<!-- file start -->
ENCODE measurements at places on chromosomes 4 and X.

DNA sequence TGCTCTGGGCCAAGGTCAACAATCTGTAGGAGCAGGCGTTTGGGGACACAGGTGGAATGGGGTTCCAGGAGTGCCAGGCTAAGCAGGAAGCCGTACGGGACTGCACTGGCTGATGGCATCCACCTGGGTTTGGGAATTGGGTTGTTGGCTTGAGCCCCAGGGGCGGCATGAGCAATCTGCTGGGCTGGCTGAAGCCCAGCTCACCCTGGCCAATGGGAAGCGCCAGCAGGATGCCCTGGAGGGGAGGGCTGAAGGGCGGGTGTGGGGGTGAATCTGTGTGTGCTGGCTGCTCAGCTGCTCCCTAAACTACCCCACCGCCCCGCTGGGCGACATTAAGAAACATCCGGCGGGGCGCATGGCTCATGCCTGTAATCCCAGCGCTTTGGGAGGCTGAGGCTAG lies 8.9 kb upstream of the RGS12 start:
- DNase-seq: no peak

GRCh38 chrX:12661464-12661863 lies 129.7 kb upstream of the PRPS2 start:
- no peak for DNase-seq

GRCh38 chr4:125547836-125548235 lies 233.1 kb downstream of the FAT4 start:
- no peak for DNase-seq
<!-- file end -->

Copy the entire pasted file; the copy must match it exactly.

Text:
ENCODE measurements at places on chromosomes 4 and X.

DNA sequence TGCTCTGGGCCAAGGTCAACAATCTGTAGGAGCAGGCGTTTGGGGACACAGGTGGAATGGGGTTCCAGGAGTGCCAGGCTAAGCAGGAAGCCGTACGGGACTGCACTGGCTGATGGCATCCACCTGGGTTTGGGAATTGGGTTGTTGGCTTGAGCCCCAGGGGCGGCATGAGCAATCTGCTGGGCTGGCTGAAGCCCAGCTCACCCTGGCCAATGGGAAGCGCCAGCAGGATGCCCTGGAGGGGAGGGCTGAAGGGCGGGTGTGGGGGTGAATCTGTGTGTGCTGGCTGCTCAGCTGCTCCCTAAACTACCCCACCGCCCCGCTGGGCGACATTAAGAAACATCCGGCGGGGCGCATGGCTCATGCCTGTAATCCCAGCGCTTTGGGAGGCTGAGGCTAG lies 8.9 kb upstream of the RGS12 start:
- DNase-seq: no peak

GRCh38 chrX:12661464-12661863 lies 129.7 kb upstream of the PRPS2 start:
- no peak for DNase-seq

GRCh38 chr4:125547836-125548235 lies 233.1 kb downstream of the FAT4 start:
- no peak for DNase-seq